they caught my attention first because their conversation was entertaining as they were still figuring out how to best get up the mountain, secondly because Superman and I have talked about trying the tandem thing and in their quest were telling each other how hard this was. . . not only were they fun, but they were having a grand ol time and I fed off of their pleasant attitudes. 

While we didn’t actually ride together  we pretty much stayed within proximity of each other for the remainder of the ride.  they would pass me going down a hill, I would pull ahead of them going up and we seemed to arrive at each feed zone within about 5 minutes of each other.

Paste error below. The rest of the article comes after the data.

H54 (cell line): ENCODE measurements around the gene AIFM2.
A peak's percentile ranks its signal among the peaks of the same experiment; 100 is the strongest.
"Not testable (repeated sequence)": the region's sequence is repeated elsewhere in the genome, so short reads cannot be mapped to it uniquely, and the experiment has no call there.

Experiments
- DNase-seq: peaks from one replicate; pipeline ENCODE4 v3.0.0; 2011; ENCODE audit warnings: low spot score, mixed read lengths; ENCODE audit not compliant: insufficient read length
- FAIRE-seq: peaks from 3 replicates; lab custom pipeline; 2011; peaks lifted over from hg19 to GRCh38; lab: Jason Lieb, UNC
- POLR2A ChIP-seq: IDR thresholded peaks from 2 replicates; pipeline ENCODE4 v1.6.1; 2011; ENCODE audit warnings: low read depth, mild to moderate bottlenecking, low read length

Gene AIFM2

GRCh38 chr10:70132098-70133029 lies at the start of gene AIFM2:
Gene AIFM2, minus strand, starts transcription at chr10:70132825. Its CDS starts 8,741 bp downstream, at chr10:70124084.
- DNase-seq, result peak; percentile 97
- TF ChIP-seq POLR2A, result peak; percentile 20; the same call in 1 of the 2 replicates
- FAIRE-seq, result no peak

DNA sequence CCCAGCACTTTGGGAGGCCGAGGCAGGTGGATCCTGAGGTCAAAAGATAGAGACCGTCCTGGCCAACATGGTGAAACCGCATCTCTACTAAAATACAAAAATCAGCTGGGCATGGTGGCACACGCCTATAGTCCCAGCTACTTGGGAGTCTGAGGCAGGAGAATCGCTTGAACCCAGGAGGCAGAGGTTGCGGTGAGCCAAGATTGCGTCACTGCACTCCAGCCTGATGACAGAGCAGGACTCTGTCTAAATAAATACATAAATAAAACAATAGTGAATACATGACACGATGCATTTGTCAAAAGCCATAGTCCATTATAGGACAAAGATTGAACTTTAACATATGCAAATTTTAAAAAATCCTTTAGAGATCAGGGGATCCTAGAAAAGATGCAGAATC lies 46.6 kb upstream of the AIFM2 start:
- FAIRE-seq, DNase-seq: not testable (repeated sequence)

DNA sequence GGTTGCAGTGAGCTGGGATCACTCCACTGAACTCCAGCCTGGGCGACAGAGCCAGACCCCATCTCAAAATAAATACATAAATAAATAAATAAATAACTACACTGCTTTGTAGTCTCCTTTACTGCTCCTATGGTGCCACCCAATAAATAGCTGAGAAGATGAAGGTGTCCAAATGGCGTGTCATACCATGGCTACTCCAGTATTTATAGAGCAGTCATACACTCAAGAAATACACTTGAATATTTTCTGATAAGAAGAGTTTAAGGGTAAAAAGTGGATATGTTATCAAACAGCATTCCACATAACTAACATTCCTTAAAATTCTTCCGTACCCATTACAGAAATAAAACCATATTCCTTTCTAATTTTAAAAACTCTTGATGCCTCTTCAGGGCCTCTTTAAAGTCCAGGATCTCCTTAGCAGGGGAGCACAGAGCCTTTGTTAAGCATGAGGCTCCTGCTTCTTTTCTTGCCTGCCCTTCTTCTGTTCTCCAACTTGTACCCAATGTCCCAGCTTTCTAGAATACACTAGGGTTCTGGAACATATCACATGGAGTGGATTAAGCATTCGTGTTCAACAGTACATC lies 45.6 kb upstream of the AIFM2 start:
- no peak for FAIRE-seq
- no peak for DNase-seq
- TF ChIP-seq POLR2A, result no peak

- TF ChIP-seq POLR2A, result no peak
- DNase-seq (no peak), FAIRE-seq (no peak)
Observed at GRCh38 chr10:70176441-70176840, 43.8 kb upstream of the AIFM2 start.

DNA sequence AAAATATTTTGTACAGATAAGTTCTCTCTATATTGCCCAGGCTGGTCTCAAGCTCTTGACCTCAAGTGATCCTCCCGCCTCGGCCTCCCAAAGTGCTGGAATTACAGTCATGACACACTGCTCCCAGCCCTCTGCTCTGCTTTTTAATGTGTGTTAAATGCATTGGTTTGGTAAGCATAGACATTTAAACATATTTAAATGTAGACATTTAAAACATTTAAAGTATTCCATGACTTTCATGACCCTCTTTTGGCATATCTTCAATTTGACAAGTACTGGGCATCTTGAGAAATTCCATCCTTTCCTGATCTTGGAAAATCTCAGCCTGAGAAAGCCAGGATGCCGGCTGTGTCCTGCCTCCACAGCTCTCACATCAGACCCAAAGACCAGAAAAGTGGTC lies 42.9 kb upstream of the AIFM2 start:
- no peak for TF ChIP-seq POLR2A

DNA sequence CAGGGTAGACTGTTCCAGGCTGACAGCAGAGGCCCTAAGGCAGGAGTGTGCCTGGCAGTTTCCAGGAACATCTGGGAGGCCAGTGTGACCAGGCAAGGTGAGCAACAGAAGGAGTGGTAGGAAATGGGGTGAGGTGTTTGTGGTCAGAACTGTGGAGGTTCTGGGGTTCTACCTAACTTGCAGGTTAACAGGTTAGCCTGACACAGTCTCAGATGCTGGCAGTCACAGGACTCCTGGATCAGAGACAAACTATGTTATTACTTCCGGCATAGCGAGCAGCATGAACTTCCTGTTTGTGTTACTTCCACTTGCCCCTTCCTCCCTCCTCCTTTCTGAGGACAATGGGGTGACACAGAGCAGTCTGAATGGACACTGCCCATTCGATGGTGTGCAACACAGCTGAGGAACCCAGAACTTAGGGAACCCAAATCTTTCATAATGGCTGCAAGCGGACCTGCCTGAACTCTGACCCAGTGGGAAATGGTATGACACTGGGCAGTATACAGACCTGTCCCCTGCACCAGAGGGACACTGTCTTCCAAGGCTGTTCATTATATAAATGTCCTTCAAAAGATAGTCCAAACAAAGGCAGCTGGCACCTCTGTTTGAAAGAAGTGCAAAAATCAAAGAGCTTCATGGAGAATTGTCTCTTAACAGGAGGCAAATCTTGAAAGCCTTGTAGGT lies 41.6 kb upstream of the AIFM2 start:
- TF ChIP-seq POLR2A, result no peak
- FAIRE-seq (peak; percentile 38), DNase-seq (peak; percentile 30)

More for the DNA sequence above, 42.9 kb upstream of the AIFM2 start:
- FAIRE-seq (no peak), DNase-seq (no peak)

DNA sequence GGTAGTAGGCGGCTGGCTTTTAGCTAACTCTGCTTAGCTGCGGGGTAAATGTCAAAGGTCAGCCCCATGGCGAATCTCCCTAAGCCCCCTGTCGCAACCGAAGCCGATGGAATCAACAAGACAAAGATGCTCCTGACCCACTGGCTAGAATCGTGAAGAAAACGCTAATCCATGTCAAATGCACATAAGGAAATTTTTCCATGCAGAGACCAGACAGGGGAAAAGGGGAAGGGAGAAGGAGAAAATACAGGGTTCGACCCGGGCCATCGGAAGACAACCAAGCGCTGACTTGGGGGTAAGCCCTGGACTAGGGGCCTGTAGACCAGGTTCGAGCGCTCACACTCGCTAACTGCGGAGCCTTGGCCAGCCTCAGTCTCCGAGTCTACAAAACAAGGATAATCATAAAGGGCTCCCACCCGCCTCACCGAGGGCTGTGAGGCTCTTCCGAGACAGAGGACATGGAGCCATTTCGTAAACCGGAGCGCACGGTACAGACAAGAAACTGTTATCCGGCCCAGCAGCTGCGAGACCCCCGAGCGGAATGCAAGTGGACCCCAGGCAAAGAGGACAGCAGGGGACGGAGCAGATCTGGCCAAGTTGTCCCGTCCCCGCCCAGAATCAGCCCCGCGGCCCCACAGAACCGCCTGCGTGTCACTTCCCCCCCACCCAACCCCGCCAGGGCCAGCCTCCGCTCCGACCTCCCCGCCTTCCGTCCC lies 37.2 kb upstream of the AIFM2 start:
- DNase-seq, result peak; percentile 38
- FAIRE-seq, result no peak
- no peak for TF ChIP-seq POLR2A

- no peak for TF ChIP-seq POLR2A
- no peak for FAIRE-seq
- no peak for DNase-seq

They most certainly caused me to question whether I wanted
to attempt this ride on a tandem. . .  


. . , I seriously question if I want to ride tandem at all!


Superman and I rented a tandem bike for our engagement pictures, you can trust me when I say, Even though we had a blast . . . It’s harder than it looks, and this couple didn’t change that perspective at all!


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I’m sure this picture was for the two motor-heads we had in our group, so I put it in my report just for Superman and the Business man.

. . . guys, know that you are loved AND appreciated Smile


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As I arrived in Montpelier I was keenly aware that I was one of the last “competitive cyclist” to arrive.  My support crew was there and were fabulous at getting me on my way again. . .  Oh the joy at seeing them was balm for my waning spirits.